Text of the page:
So human survival as a species does not seem to be in much danger from anything we might do to the global ecosystem, however rapacious, stupid, and/or shortsighted. Nevertheless, the survival of billions of individuals certainly is. From a strictly anthropocentric point of view, the only human survival issue that concerns sustainability is that such rapacious, stupid, and/or shortsighted abuse of our environment will kill many people, cause profound suffering, and devastate cultures.
The human survival dimension of sustainability thus boils down to the question, How many people can the Earth support? This is also the title of a rich and wide-ranging book by Rockefeller University biologist Joel E. Cohen, who notes that people have been making such estimates for nearly 400 years, with results that range from less than 1 billion to more than 1 trillion. Clearly, there is no simple answer except "It depends." According to Cohen, it depends on:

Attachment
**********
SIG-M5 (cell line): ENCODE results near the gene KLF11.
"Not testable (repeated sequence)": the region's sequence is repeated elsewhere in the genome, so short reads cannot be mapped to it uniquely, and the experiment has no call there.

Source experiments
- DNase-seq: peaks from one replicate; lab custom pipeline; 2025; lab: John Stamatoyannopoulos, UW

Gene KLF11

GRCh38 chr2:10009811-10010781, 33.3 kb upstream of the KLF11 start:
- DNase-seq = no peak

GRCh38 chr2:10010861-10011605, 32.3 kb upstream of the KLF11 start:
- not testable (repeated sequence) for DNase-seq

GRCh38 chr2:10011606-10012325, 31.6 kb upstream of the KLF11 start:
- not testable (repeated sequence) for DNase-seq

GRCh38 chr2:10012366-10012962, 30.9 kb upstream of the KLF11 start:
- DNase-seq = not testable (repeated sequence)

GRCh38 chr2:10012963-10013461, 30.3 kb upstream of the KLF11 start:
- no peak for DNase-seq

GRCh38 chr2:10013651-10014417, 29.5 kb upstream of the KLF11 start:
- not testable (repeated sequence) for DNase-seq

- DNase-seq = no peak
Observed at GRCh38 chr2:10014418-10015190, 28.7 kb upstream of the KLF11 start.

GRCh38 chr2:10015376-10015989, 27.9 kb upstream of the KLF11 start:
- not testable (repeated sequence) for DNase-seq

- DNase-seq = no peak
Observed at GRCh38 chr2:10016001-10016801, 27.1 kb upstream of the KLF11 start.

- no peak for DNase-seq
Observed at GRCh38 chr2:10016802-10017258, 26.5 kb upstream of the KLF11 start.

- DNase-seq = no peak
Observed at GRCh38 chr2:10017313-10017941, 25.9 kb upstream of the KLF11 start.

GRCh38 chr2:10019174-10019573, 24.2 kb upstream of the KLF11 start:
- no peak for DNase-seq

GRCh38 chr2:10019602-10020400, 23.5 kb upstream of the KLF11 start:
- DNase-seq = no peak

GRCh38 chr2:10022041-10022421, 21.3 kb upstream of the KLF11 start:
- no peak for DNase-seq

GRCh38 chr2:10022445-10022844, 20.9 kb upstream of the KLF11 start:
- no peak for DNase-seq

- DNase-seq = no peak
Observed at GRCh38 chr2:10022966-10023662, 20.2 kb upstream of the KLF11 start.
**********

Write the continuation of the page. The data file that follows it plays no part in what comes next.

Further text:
- the typical level of material well-being;
- the distribution of material well-being;
- available technology;
- political institutions;
- economic arrangements;
- demographic arrangements;
- physical, chemical, and biological environments;
- how much variability in total population is acceptable;
- peoples' willingness to risk local ecological disaster;
- the time horizon; and
- fashions, tastes, and moral values.
Cohen's 36-page chapter reviewing the many complex ways these factors interact to shape the number of people the Earth can support is aptly titled "Human Choices." Carrying capacity for humans is in large part self-defined, because the limit on human population is not the maximum carrying capacity, but the cultural carrying capacity, which is lower. If everyone lives at a subsistence level, the Earth will support more people than if everyone lives at a more comfortable level that requires more resources. The factors listed above help define the difference between the maximum population and the optimum population.